Relatives of the Chlamydia trachomatis bacterium, which causes the sexually transmitted disease Chlamydia, live deep in the Arctic Ocean without a host. This was discovered by an international team of scientists from universities including Wageningen and Uppsala. They published their results of 5 March in Current Biology.
photo University of Bergen
Chlamydia bacteria infect not only humans but also koalas and microscopic organisms such as algae and plankton. For a long time, scientists thought chlamydia bacteria could not survive without a host of some sort, but the findings of professor of Microbiology Thijs Ettema’s team have changed that. They identified several species of chlamydia bacteria in the Arctic Ocean that seem to survive independently, without a host.
The team of international scientists discovered the chlamydia bacteria by chance on an expedition to Loki’s Castle, a field of active hydrothermal vents in the Arctic Ocean between Iceland, Norway and Spitsbergen. Conditions there, at a depth of three kilometres, are extreme and what with the high pressure and the lack of oxygen, there is hardly any life. ‘Finding the chlamydia bacteria in this environment was completely unexpected and we wonder what on earth they are doing there,’ says Jennah Dharamshi, a researcher at Uppsala University. Given the large number of chlamydia bacteria in the area, the scientists think they have a big influence on the ecosystem.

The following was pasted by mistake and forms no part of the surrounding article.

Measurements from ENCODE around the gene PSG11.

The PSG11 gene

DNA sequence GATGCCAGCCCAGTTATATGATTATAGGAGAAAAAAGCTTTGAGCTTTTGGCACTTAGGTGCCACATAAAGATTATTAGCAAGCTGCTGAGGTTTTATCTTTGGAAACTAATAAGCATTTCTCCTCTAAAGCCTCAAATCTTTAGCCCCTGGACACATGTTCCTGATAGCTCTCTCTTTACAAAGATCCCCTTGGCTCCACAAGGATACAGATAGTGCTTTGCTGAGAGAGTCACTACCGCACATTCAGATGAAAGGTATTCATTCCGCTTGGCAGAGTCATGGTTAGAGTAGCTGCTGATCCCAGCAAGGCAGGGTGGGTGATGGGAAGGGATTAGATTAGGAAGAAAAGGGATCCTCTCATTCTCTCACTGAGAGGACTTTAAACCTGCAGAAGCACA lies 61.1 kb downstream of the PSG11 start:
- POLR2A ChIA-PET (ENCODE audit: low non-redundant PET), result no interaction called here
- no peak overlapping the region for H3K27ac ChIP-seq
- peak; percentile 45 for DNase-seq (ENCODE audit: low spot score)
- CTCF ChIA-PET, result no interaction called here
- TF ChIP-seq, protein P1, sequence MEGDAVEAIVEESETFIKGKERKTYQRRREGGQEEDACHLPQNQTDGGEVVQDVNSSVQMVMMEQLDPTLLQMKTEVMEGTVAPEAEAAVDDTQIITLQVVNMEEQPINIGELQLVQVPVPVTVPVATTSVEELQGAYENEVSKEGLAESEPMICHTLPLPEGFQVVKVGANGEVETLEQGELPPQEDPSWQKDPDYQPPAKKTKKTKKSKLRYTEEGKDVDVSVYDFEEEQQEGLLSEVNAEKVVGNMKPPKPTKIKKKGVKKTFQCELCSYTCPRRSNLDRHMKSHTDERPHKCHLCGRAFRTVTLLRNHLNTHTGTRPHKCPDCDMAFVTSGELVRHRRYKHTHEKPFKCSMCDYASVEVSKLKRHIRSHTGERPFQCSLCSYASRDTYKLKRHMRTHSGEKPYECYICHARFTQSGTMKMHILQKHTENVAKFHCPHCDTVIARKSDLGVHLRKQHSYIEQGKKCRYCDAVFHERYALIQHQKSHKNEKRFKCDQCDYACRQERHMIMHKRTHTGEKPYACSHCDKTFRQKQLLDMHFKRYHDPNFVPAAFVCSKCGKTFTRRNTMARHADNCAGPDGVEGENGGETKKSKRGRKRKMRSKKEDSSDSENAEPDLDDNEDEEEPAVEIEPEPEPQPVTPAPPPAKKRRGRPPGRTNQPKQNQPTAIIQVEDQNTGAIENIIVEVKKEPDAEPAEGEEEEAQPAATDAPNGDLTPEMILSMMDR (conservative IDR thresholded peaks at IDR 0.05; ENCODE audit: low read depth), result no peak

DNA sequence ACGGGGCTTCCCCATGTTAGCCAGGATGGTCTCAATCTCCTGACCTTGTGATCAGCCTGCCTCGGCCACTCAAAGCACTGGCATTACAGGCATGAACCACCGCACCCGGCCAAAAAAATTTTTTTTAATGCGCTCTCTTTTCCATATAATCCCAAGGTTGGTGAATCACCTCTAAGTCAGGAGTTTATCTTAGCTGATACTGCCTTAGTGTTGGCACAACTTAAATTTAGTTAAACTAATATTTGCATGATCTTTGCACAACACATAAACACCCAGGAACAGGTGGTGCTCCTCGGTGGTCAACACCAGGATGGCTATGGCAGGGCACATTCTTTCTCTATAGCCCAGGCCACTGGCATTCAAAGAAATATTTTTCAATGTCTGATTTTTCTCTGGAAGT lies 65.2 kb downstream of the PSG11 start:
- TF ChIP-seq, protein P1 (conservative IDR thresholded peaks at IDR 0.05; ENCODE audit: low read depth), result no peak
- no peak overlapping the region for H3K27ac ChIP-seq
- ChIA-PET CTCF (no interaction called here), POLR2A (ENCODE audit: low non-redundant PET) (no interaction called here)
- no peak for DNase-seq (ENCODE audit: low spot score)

The scientists took samples of sediments from the seabed in the area of Loki’s Castle. Back in the lab, they studied the DNA in those sediments, thus discovering the chlamydia bacterium’s distant cousin. By comparing the genes of the newly discovered bacterial species with those of the one that causes chlamydia, the researchers gained new insights into how the chlamydia bacterium evolved into an invasive pathogen. Certain genes, important for the host-dependent lifestyle turned out to be present in the distant cousin too, causing the researchers to suspect that the Arctic Ocean bacteria do not survived entirely independently. ‘We think that they use nutrients from other micro-organisms in their habitat to survive and grow,’ says Ettema.
The discovery of the chlamydia bacteria in a remote environment also suggests that they are probably found in other places around the world too, and have been overlooked by previous studies. ‘Every time we explore a new environment, we discover micro-organisms that are new for science. That tells us how much there is still to be discovered,’ says Ettema.